The Associated Press
A year after the Rams returned to Los Angeles, the Chargers announced they’ll be joining them in L.A. and the Raiders sought permission to move to Las Vegas.
If Mark Davis gets approval, this trio of franchise relocations would represent the largest migration in North America’s sports landscape since the 1990s when the Rams and Raiders abandoned L.A., the Oilers left Texas for Tennessee and the Browns bolted Cleveland for Baltimore.
Some of the notable relocations in the four major sports leagues:
Baseball saw a half century of stability after the original Baltimore Orioles moved to New York in 1903 and eventually became the Yankees. Then, the Boston Braves moved to Milwaukee in 1953, beginning a six-decade shift.
In ’54, Baltimore got its Orioles back by luring the St. Louis Browns, and the Philadelphia Athletics moved to Kansas City a year later.
The biggest moves came in ’58 when the Dodgers left Ebbets Field in Brooklyn and the Giants abandoned the Polo Grounds for California, taking the game to the West Coast.
The Washington Senators became the Minnesota Twins in ’61, and the new Washington Senators and Los Angeles Angels were created as expansion teams. Two more expansion teams arrived in ’62 with the Houston Colt .45s — later renamed the Astros — and the New York Mets.
In ’66, the Braves moved to Atlanta and in ’68, the Athletics relocated to Oakland. In ’70, the Seattle Pilots, one of four expansion teams from the year before (San Diego Padres, Montreal Expos and Kansas City Royals), moved to Milwaukee and became the Brewers.
In ’72, the Senators moved to Dallas-Fort Worth to become the Texas Rangers. Seattle would get the expansion Mariners in ’77, when the Toronto Blue Jays also came into existence.
In 2005, the Expos moved to the nation’s capital and became the Nationals.
Pro basketball’s big move came in 1960 when the Minneapolis Lakers moved to Los Angeles. While the Lakers thrived in California, the Twin Cities didn’t get another pro team until the Timberwolves’ arrival in 1989.
In ’51, the Tri-Cities Blackhawks, who played their home games in Moline, Rock Island and Davenport, moved to Milwaukee and became the Hawks. They’d move twice more, to St. Louis in ’55 and Atlanta in ’68.
In ’57, the Fort Wayne Pistons moved to Detroit and the Rochester Royals moved to Cincinnati.
The Philadelphia Warriors moved to San Francisco in ’62 and a year later, the Chicago Zephyrs became the Baltimore Bullets and the Syracuse Nationals became the Philadelphia 76ers.
The San Diego Rockets relocated to Houston in ’71 and the Cincinnati Royals became the Kansas City-Omaha Kings a year later. The team ceased playing games in Omaha in ’75 and the franchise moved to Sacramento in ’85.
In ’73, the Baltimore Bullets moved to Landover and became the Capital Bullets, then in ’74 the Washington Bullets. The team was renamed the Wizards in ’97.
The Buffalo Braves became the San Diego Clippers in ’78 and a year later New Orleans lost its Jazz to Salt Lake City. In ’84, the Clippers moved to Los Angeles.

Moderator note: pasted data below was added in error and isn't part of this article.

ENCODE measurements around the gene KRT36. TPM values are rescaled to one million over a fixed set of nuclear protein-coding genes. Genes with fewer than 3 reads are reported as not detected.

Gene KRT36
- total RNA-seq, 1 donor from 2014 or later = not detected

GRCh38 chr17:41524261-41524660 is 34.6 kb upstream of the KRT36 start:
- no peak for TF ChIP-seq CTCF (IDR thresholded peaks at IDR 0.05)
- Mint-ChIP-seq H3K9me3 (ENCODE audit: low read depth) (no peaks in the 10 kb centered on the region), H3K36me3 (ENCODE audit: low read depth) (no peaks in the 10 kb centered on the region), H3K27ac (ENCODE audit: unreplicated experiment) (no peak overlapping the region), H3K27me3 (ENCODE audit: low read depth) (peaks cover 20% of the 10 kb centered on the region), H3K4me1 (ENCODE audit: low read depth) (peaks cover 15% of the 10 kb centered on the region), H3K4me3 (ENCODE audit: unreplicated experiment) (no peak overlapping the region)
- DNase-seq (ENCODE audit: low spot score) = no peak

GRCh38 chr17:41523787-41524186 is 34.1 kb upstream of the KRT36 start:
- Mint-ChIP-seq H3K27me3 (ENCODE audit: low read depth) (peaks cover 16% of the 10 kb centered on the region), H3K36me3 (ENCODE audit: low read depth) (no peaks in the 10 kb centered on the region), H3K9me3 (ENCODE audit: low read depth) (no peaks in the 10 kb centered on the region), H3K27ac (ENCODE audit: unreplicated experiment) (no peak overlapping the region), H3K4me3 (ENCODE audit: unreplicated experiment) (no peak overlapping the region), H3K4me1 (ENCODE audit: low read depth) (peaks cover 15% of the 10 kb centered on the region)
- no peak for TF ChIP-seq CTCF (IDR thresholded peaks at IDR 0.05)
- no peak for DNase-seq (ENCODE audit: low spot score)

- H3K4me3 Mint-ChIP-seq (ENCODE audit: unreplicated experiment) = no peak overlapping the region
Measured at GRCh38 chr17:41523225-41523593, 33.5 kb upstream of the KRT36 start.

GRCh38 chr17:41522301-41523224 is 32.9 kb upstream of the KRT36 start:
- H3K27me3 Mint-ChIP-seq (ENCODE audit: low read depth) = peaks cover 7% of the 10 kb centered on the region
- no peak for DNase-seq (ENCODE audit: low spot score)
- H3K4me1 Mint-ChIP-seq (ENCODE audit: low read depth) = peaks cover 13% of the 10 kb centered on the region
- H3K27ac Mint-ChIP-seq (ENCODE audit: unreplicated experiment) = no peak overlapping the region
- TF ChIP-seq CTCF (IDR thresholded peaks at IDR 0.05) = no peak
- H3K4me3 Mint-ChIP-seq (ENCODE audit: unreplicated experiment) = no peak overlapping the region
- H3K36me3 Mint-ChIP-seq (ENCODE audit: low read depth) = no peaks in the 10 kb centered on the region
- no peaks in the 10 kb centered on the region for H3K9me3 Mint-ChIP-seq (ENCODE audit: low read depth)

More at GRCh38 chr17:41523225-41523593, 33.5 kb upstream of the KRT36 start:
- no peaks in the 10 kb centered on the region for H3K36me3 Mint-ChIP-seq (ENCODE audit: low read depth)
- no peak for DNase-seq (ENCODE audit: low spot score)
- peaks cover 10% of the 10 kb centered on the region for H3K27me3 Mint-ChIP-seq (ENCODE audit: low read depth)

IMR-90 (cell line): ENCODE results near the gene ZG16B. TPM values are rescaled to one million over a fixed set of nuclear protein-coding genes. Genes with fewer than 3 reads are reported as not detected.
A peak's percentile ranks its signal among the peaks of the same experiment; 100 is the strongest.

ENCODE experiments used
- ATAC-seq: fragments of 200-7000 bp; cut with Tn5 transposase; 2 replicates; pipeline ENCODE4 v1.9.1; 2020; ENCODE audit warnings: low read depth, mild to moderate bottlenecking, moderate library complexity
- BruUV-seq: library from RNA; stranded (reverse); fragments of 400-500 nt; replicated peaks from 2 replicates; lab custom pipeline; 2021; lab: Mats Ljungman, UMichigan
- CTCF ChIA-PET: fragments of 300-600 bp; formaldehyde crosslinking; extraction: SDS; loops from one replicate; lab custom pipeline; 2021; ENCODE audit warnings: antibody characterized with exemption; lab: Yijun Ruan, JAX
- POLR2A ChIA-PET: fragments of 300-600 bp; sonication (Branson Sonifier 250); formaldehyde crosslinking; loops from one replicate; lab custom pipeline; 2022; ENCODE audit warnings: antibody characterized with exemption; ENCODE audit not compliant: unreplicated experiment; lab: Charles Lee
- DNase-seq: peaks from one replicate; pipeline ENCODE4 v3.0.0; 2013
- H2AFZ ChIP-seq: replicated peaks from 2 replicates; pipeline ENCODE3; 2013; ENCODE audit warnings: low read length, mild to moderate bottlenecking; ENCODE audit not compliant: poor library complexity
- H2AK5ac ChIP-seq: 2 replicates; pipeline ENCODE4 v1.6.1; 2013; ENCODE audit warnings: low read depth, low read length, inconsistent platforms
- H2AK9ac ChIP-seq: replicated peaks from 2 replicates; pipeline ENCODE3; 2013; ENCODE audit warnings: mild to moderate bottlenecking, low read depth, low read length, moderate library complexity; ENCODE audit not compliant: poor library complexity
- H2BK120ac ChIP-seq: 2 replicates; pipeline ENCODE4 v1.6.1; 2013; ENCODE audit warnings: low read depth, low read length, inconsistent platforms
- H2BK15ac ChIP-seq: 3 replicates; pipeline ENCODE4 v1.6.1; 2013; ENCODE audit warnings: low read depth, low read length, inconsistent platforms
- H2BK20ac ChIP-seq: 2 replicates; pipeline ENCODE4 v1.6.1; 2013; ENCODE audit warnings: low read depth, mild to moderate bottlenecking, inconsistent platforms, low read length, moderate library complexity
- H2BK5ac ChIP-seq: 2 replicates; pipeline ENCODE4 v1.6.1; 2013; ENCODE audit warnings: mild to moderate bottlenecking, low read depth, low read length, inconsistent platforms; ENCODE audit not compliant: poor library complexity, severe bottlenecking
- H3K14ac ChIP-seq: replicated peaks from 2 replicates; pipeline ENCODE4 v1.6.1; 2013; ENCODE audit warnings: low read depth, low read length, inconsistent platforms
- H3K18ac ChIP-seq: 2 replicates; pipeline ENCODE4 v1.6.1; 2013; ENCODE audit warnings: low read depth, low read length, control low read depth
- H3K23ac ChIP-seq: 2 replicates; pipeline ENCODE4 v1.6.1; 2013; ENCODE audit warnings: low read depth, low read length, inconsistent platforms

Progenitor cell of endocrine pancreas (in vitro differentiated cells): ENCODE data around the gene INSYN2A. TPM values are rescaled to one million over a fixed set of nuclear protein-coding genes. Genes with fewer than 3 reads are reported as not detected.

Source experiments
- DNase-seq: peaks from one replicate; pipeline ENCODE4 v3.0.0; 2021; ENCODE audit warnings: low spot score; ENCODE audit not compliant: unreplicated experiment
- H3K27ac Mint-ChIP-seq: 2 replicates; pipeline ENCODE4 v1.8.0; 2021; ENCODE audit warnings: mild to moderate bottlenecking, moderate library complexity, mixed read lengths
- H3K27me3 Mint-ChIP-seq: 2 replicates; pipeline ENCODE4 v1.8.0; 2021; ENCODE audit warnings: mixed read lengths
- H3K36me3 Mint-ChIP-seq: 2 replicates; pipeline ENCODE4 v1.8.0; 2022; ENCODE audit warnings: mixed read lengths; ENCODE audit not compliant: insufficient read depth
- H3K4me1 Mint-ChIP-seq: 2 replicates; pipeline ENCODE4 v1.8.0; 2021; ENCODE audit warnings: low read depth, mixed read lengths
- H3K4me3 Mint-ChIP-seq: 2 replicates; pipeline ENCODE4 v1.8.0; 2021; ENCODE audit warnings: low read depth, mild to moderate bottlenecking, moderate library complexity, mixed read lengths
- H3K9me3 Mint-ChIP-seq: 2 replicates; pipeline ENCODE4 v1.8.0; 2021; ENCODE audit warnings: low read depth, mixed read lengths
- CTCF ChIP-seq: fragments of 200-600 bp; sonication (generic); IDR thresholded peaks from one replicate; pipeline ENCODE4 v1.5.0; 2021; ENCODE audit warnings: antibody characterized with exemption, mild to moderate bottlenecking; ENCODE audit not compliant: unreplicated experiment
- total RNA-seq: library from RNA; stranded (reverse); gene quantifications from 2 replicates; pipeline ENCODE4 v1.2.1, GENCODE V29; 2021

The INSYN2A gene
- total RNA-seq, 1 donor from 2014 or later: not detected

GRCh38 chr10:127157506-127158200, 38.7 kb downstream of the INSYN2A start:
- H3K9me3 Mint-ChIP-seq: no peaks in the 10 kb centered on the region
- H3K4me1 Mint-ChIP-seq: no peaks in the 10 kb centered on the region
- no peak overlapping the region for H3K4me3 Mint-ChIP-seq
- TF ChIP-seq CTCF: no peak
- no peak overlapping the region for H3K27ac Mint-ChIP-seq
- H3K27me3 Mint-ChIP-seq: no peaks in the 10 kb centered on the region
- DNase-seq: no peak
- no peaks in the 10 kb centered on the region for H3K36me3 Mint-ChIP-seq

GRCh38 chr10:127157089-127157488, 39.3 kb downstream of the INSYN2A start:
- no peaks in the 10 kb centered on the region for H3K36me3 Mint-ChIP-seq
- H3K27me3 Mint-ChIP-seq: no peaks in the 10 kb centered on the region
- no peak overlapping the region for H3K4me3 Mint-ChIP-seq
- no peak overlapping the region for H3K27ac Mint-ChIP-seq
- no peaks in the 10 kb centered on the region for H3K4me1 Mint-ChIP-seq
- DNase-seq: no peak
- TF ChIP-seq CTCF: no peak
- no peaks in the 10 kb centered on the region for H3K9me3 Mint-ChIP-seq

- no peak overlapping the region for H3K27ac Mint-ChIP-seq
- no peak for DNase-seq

That was it until 2001, when the Vancouver Grizzlies moved to Memphis. A year later, the Charlotte Hornets moved to New Orleans, where they’d eventually become the Pelicans. Charlotte got the expansion Bobcats in ’04 and reclaimed the Hornets name a decade later.
The Seattle SuperSonics became the Oklahoma City Thunder in ’08 and the New Jersey Nets became the Brooklyn Nets four years later.
In the National Football League’s infancy, the Decatur Staleys moved to Chicago in 1921 and became the Bears a year later. In ’34, the Portsmouth Spartans became the Detroit Lions and in ’37, the Boston Redskins became the Washington Redskins.
In ’46, the Cleveland Rams moved to Los Angeles and the Chicago Cardinals moved to St. Louis in ’60.
Nothing changed until 1982, when Al Davis defiantly moved his Raiders from Oakland to Los Angeles.
Two years later, the Baltimore Colts moved to Indianapolis in the middle of the night.
St. Louis lost the Cardinals to Phoenix in 1988 and seven years later welcomed the Rams the same year the Raiders returned to Oakland.
In ’63, the AFL’s Dallas Texans moved to Kansas City and became the Chiefs.
The Rams and Raiders left L.A. in ’95, with the Raiders returning to Oakland the Rams going to St. Louis. A year later, the Browns bolted Cleveland for Baltimore and a year after that, the Oilers left Texas for Tennessee.
In the National Hockey League, the California Golden Seals moved from Oakland to Cleveland in 1976 and became the Barons, and the Kansas City Scouts moved to Denver to become the Colorado Rockies. Just two years later, the Barons became the Minnesota North Stars.
The Atlanta Flames moved to Calgary in ’80. Atlanta got an expansion team in ’99, which relocated to Winnipeg in 2011 and became the current version of the Jets. The original Winnipeg Jets moved to Phoenix in ’96 and became the Coyotes.
In ’82, the Rockies became the New Jersey Devils. In ’93, the North Stars moved to Dallas and became the Stars. Minnesota was awarded the expansion Wild in 2000.
In ’97, the Hartford Whalers moved to Raleigh as the Carolina Hurricanes two years after the Quebec Nordiques moved to Denver and became the Colorado Avalanche, who promptly won the Stanley Cup.
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